Switching to a full synthetic oil can be done after the initial break-in period -- you want conventional oil for the break-in period, to allow normal friction to seat parts into place properly, then switch to full synthetic oil to prevent wear. I would wait until the third oil change, to switch to full synthetic oil: first oil/filter change at 500 miles, then at 3,000 miles, for the second, and another 3,000 miles for the third, with synthetic, for a new bike (or whatever the manual specifies for the oil/filter change intervals).

The advantages of full synthetic oils are that they tend to break down more slowly, as they do not contain Viscosity Index Improver (VII) chains, which get chewed up by the transmission of the bike. They also withstand heat better, by more than 100 degrees, before breaking down to carbon sludge in your engine -- not really an issue with conventional oils having improved so much since the early 1980's.

A very good synthetic oil to use in your bike, would be Shell Rotella T6 Synthetic diesel oil: no friction modifiers/Energy Star symbol, inexpensive, comes in one-gallon jugs at Wal-Mart, 15W-40 viscosity. It is also safe for cars -- don't let the diesel rating put you off. Read the label, and you will see it meets the API SM standard. I've been running it in my '93 Voyager for several years, without clutch issues. Cheers!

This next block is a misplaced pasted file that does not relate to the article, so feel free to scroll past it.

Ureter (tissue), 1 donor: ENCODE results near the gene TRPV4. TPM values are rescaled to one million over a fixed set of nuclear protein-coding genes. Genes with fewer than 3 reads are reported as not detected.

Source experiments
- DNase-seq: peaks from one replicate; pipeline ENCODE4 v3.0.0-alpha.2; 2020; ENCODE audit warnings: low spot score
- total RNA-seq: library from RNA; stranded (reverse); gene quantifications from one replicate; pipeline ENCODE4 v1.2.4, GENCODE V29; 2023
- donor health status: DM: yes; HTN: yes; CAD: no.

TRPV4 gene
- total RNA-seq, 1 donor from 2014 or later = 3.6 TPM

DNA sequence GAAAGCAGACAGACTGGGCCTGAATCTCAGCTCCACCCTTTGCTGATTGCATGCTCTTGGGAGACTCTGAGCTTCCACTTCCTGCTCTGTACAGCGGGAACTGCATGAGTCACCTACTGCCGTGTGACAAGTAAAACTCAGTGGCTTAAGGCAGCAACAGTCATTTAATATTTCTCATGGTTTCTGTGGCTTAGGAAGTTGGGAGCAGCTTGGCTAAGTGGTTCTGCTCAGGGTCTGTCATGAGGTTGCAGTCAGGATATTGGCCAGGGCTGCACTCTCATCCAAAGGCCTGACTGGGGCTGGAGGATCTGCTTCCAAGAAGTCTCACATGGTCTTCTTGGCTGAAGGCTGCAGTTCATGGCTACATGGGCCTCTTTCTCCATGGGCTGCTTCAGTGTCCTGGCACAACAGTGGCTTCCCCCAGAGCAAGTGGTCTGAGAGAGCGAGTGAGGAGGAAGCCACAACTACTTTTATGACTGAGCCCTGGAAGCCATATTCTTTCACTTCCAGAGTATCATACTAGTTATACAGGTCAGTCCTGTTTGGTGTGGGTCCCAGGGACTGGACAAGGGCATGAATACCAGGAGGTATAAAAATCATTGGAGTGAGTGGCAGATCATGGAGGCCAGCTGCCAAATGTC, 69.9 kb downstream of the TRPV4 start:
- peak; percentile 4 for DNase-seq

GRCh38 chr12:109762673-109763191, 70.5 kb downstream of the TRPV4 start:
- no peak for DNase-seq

Thunderbolt
06-16-2015, 11:26 AM
In some 35 yrs of "mechanic-ing" I've known only 2 people who had some trouble with switching later in life but both had in excess of 40k miles on their bikes. To me it's always a good idea to switch to synthetic but unfortunately there's just no definitive "this" to determine if it's going to be a problem for you.

Thanks for the response. Do you recall what problems those two bikes encontered?

Thunderbolt
06-16-2015, 11:29 AM
Thanks for the response StgSlag. Any comment about switching to synthentic after 20,000 miles?

RoadRunner322
06-16-2015, 11:31 AM
Oils have come a long way. Some of the old guidelines are no longer true such as a big gap in how much heat they can take. Synthetic is no longer synthetic but a Group III dyno oil with possibly some real synthetic (PAO or Ester) blended in. The oil companies won't tell you what their mix is and there is no way for the consumer to know exactly what you are getting when you buy "synthetic". Just go by the Jaso spec in your favorite brand and ride, ride your bike.

SgtSlag
06-16-2015, 02:03 PM
RoadRunner322 is correct, most "synthetic" oils available are not true synthetics: refineries are now able to purify conventional oils to the point where they act just like a true synthetic. The Shell Rotella T6 Synthetic, API SM (verified), is just such a highly refined conventional oil. I can tell you that I ran it in my car, in Minnesota, in January. The conventional oils (not labeled, "synthetic", 5W-30) I was running, would barely turn the engine over in -20 F temperatures, after sitting in a parking ramp all day; the T6 (5W-40, not 15W-40, as I stated previously) 'Synthetic', however, spun it over like it was 80 F, in July. That sold me on its qualities, in spite of it only being a highly refined Group III oil.

I switched to the T6 Synthetic at around 52,000 on the bike's clock. That was five years ago: no issues, clutch works perfectly, runs perfectly, with 65,000 on the clock, today.